In the New Testament, there is often a question of the Kingdom of God or the Kingdom of Heaven. Yet it is not easy to understand what it is about. The word of God enlightens us on this subject and Jesus, through parables in particular, tries to explain to us how the reign of God is prepared and established.
The Kingdom of God - or the reign of God - is announced to us by Jesus in the gospels.
Jesus in Mark’s gospel tells us: “The time has come,” he said. “The kingdom of God has come near. Repent and believe the good news!” (Mark 1:15)
He even taught us to call him in our prayers, through the Our Father, which he passed on to his disciples: “Thy Kingdom come.”
The Kingdom of God is therefore a reality; that is the Good News. It is not an elsewhere, even if it is not yet established in this world in which we live. If Jesus describes it to us as a hidden treasure; this treasure is nevertheless very real. We can, sometimes right now, feel the signs, see a ray of it.
The Kingdom of God is not indicated by large luminous signs. Jesus invites us to look for him. He even tells us to make this quest our priority!
“But seek first his kingdom and his righteousness, and all these things will be given to you as well.” (Matthew 6:33)
but this quest does not require special abilities; it is not the richest, the smartest or the fastest person who will discover it. Only those who can be guided by the Holy Spirit can join the Kingdom. It is therefore with an open heart that we can move forward.
“For the kingdom of God is not a matter of eating and drinking, but of righteousness, peace and joy in the Holy Spirit.” (Romans 14:17)
Jesus warns us, it will not be simple to enter the Kingdom of God because it requires renouncing the laws of this world. Jesus replied, “Very truly I tell you, no one can see the kingdom of God unless they are born again.” (John 3, 3)
but he gives us some keys to join him: humility, modesty, attention to others and especially to the smallest among us…
he even tells us the supreme law of this Kingdom which, if we apply it, will make us blessed inhabitants of the Father’s house:
“Love the Lord your God with all your heart and with all your soul and with all your mind.’ This is the first and greatest commandment. And the second is like it: “Love your neighbor as yourself.” (Matthew 22:37-39)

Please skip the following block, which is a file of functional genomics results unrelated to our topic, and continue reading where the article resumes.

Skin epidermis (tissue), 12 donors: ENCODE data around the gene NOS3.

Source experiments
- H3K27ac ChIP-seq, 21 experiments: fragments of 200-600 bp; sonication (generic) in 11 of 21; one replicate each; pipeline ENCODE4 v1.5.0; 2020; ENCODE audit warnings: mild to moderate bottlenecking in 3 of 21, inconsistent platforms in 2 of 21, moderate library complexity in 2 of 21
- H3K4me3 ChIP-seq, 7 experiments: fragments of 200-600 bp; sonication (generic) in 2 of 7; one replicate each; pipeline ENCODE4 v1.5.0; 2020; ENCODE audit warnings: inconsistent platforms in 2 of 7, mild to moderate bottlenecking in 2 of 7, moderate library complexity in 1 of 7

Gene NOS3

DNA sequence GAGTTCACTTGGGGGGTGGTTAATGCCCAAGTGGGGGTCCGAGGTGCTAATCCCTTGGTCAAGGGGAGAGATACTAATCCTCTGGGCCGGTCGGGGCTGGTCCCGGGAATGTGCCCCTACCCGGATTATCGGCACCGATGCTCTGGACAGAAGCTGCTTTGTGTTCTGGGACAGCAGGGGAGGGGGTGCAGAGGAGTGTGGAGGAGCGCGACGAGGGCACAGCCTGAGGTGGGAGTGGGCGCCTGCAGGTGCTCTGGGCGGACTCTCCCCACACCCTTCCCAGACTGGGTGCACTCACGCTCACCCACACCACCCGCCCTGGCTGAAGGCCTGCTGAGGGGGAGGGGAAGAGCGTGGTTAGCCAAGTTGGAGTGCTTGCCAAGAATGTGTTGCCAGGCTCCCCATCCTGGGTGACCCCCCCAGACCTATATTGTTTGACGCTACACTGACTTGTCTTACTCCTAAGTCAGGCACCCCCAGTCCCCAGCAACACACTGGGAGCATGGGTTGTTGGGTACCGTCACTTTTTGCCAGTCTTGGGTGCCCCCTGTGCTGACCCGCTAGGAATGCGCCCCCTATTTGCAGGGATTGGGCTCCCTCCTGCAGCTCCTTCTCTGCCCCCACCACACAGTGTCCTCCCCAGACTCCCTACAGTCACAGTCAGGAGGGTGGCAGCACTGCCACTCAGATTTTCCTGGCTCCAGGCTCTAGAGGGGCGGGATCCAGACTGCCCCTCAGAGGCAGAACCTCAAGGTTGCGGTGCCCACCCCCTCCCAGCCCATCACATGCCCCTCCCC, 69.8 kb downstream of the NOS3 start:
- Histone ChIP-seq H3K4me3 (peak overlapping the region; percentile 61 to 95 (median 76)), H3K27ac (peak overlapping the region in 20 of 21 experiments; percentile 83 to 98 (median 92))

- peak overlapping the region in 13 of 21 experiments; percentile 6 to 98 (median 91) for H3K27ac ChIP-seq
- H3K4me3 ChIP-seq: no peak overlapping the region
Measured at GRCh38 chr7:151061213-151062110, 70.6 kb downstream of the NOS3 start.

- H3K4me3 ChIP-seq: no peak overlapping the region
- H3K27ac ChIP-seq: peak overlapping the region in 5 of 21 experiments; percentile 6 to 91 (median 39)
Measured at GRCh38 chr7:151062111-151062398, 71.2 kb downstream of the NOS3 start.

In the gospels, Jesus repeatedly describes the Kingdom of God. He often evokes it through parables, so that only those who are truly seekers of God understand it:
“Because the knowledge of the secrets of the kingdom of heaven has been given to you...” (Matthew 13:10)
“The kingdom of heaven is like treasure hidden in a field. When a man found it, he hid it again, and then in his joy went and sold all he had and bought that field. “Again, the kingdom of heaven is like a merchant looking for fine pearls. When he found one of great value, he went away and sold everything he had and bought it. “Once again, the kingdom of heaven is like a net that was let down into the lake and caught all kinds of fish. When it was full, the fishermen pulled it up on the shore. Then they sat down and collected the good fish in baskets, but threw the bad away. This is how it will be at the end of the age. The angels will come and separate the wicked from the righteous and throw them into the blazing furnace, where there will be weeping and gnashing of teeth. “Have you understood all these things?” Jesus asked. “Yes,” they replied. He said to them, “Therefore every teacher of the law who has become a disciple in the kingdom of heaven is like the owner of a house who brings out of his storeroom new treasures as well as old.” When Jesus had finished these parables, he moved on from there.
Through his parables, Jesus also describes to us what the Father expects of us in order to be welcomed into his Kingdom.
In the parable of talents, we understand that we must make the gifts that God has given us grow, put them at the service of his Kingdom. We must also make the word of God grow in us, so that it can germinate and bear fruit, as Christ explains in the Parable of the Sower.
The Parable of the Wedding or that of the 10 virgins also allows us to understand that we are invited, and not forced, to share God’s bliss but also that it requires that we prepare for it, that we take care of how we will present ourselves there.